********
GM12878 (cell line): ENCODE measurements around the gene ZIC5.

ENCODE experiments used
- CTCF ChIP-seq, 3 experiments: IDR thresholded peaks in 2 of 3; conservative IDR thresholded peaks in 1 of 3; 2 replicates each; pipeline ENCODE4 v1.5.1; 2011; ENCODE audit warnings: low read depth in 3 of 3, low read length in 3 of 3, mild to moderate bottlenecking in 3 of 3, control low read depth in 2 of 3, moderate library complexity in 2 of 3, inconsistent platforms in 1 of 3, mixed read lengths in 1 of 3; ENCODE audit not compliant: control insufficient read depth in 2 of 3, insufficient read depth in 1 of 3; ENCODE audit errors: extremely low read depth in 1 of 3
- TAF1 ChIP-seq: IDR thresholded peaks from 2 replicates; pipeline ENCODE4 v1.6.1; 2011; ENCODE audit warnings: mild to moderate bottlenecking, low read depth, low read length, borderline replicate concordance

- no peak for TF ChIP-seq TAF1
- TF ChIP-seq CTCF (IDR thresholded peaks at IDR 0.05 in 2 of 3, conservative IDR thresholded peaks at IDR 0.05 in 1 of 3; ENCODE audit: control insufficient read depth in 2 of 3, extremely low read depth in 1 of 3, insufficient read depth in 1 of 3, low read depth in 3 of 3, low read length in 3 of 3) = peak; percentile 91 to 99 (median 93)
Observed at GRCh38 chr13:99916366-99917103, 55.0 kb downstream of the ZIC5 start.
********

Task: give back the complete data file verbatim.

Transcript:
GM12878 (cell line): ENCODE measurements around the gene ZIC5.

ENCODE experiments used
- CTCF ChIP-seq, 3 experiments: IDR thresholded peaks in 2 of 3; conservative IDR thresholded peaks in 1 of 3; 2 replicates each; pipeline ENCODE4 v1.5.1; 2011; ENCODE audit warnings: low read depth in 3 of 3, low read length in 3 of 3, mild to moderate bottlenecking in 3 of 3, control low read depth in 2 of 3, moderate library complexity in 2 of 3, inconsistent platforms in 1 of 3, mixed read lengths in 1 of 3; ENCODE audit not compliant: control insufficient read depth in 2 of 3, insufficient read depth in 1 of 3; ENCODE audit errors: extremely low read depth in 1 of 3
- TAF1 ChIP-seq: IDR thresholded peaks from 2 replicates; pipeline ENCODE4 v1.6.1; 2011; ENCODE audit warnings: mild to moderate bottlenecking, low read depth, low read length, borderline replicate concordance

- no peak for TF ChIP-seq TAF1
- TF ChIP-seq CTCF (IDR thresholded peaks at IDR 0.05 in 2 of 3, conservative IDR thresholded peaks at IDR 0.05 in 1 of 3; ENCODE audit: control insufficient read depth in 2 of 3, extremely low read depth in 1 of 3, insufficient read depth in 1 of 3, low read depth in 3 of 3, low read length in 3 of 3) = peak; percentile 91 to 99 (median 93)
Observed at GRCh38 chr13:99916366-99917103, 55.0 kb downstream of the ZIC5 start.